Under the CARES Act, NOLs that arise in tax years beginning in 2018 through 2020 can be carried back for five years.
Important: If it’s beneficial, you can elect to waive the carryback privilege for an NOL and, instead, carry the NOL forward to future tax years. In addition, barring a further tax-law change, the no-carryback rule will come back for NOLs that arise in tax years beginning after 2020.
Past year opportunities
These favorable CARES Act changes may affect prior tax years for which you’ve already filed tax returns. To benefit from the changes, you may need to file an amended tax return. Contact us to learn more.
© 2020 Covenant CPA
The coronavirus (COVID-19) pandemic has caused the value of some retirement accounts to decrease because of the stock market downturn. But if you have a traditional IRA, this downturn may provide a valuable opportunity: It may allow you to convert your traditional IRA to a Roth IRA at a lower tax cost.
The key differences
Here’s what makes a traditional IRA different from a Roth IRA:
Traditional IRA. Contributions to a traditional IRA may be deductible, depending on your modified adjusted gross income (MAGI) and whether you (or your spouse) participate in a qualified retirement plan, such as a 401(k). Funds in the account can grow tax deferred.
On the downside, you generally must pay income tax on withdrawals. In addition, you’ll face a penalty if you withdraw funds before age 59½ — unless you qualify for a handful of exceptions — and you’ll face an even larger penalty if you don’t take your required minimum distributions (RMDs) after age 72.
Roth IRA. Roth IRA contributions are never deductible. But withdrawals — including earnings — are tax-free as long as you’re age 59½ or older and the account has been open at least five years. In addition, you’re allowed to withdraw contributions at any time tax- and penalty-free. You also don’t have to begin taking RMDs after you reach age 72.
However, the ability to contribute to a Roth IRA is subject to limits based on your MAGI. Fortunately, no matter how high your income, you’re eligible to convert a traditional IRA to a Roth. The catch? You’ll have to pay income tax on the amount converted.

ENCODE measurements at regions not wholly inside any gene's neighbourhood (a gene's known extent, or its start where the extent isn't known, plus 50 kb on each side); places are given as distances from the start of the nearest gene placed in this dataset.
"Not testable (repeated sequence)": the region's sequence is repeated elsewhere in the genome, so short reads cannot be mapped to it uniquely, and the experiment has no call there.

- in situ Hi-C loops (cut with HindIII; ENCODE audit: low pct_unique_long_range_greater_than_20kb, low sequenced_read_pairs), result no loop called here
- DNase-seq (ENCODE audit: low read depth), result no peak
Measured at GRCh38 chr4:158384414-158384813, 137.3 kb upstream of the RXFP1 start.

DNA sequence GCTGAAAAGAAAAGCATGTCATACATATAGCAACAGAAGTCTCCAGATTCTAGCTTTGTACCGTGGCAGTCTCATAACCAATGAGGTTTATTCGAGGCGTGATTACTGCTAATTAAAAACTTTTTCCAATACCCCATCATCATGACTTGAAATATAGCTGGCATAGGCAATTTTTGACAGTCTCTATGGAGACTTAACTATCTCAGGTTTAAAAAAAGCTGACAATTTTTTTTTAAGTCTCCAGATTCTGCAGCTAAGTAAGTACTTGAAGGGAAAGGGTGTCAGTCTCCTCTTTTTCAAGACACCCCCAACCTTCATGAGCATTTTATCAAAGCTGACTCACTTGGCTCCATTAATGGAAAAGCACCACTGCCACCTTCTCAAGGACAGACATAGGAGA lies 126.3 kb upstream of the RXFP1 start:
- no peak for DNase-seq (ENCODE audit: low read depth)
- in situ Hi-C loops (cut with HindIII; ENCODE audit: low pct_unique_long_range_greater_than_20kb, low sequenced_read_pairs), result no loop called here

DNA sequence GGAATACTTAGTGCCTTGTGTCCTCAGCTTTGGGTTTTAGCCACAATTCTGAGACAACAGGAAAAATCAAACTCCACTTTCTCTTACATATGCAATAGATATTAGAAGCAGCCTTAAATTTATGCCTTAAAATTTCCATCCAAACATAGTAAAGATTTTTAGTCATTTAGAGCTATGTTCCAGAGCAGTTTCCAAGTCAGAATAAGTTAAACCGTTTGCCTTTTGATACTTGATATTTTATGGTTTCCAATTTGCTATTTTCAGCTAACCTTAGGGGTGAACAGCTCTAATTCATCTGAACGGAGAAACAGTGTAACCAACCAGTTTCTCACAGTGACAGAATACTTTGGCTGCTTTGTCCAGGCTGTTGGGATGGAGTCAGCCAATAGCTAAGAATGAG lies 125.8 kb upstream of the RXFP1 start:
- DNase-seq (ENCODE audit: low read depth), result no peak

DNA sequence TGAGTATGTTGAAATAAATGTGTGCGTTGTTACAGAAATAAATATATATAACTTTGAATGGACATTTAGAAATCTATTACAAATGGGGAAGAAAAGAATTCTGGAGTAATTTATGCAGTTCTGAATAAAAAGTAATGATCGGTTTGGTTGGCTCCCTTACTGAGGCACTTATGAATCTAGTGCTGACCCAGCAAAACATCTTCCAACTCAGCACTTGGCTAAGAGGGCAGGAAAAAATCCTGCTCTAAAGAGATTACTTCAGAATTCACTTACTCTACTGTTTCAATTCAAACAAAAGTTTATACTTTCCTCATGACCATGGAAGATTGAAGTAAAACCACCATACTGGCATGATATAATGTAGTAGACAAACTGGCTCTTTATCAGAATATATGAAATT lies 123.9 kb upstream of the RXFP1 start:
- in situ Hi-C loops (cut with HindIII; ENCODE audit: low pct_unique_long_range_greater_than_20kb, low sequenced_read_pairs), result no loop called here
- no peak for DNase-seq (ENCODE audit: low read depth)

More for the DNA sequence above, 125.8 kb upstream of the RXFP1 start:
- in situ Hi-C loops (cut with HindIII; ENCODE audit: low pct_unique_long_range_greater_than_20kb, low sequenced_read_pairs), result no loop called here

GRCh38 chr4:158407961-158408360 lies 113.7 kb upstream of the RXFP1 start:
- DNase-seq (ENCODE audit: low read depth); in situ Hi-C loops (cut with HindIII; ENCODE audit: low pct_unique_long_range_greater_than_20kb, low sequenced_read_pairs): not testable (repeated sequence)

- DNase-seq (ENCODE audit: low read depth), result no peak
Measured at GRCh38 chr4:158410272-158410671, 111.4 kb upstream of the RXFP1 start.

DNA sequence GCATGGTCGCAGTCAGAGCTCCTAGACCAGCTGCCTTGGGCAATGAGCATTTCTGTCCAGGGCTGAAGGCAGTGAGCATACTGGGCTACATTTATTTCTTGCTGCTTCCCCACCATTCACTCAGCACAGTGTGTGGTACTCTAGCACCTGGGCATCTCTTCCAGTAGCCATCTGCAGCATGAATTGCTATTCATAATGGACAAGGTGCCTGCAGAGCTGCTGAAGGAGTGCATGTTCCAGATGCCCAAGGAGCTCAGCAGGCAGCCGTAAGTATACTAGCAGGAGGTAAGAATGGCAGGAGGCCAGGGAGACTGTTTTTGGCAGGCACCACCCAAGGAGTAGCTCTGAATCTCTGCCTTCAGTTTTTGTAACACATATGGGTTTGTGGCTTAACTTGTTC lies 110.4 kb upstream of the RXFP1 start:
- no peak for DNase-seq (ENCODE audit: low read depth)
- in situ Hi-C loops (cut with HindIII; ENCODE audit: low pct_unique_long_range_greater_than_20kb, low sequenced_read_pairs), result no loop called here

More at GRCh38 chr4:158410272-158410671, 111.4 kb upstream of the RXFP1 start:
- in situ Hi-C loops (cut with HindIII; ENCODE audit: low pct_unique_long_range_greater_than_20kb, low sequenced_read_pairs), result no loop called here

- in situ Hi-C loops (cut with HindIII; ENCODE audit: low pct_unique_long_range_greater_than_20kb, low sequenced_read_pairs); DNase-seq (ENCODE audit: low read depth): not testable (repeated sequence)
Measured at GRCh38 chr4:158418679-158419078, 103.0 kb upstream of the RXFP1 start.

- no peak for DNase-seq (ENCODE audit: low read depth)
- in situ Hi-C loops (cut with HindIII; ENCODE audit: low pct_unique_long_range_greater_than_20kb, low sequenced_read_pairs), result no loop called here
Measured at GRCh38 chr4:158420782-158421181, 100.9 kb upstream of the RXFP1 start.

This is where the “benefit” of a stock market downturn comes in. If your traditional IRA has lost value, converting to a Roth now rather than later will minimize your tax hit. Plus, you’ll avoid tax on future appreciation when the market goes back up.
It’s important to think through the details before you convert. Some of the questions to ask when deciding whether to make a conversion include:
Do you have money to pay the tax bill? If you don’t have enough cash on hand to cover the taxes owed on the conversion, you may have to dip into your retirement funds. This will erode your nest egg. The more money you convert and the higher your tax bracket, the bigger the tax hit.
What’s your retirement horizon? Your stage of life may also affect your decision. Typically, you wouldn’t convert a traditional IRA to a Roth IRA if you expect to retire soon and start drawing down on the account right away. Usually, the goal is to allow the funds to grow and compound over time without any tax erosion.
Keep in mind that converting a traditional IRA to a Roth isn’t an all-or-nothing deal. You can convert as much or as little of the money from your traditional IRA account as you like. So, you might decide to gradually convert your account to spread out the tax hit over several years.
Of course, there are more issues that need to be considered before executing a Roth IRA conversion. If this sounds like something you’re interested in, contact us to discuss with us whether a conversion is right for you.
© 2020 Covenant CPA
Do you conduct your business as a sole proprietorship or as a wholly owned limited liability company (LLC)? If so, you’re subject to both income tax and self-employment tax. There may be a way to cut your tax bill by using an S corporation.
Self-employment tax basics
The self-employment tax is imposed on 92.35% of self-employment income at a 12.4% rate for Social Security up to a certain maximum ($137,700 for 2020) and at a 2.9% rate for Medicare. No maximum tax limit applies to the Medicare tax. An additional 0.9% Medicare tax is imposed on income exceeding $250,000 for married couples ($125,000 for married persons filing separately) and $200,000 in all other cases.
Similarly, if you conduct your business as a partnership in which you’re a general partner, in addition to income tax you are subject to the self-employment tax on your distributive share of the partnership’s income. On the other hand, if you conduct your business as an S corporation, you’ll be subject to income tax, but not self-employment tax, on your share of the S corporation’s income.
An S corporation isn’t subject to tax at the corporate level. Instead, the corporation’s items of income, gain, loss and deduction are passed through to the shareholders. However, the income passed through to the shareholder isn’t treated as self-employment income. Thus, by using an S corporation, you may be able to avoid self-employment income tax.
Salary must be reasonable
However, be aware that the IRS requires that the S corporation pay you reasonable compensation for your services to the business. The compensation is treated as wages subject to employment tax (split evenly between the corporation and the employee), which is equivalent to the self-employment tax. If the S corporation doesn’t pay you reasonable compensation for your services, the IRS may treat a portion of the S corporation’s distributions to you as wages and impose Social Security taxes on the amount it considers wages.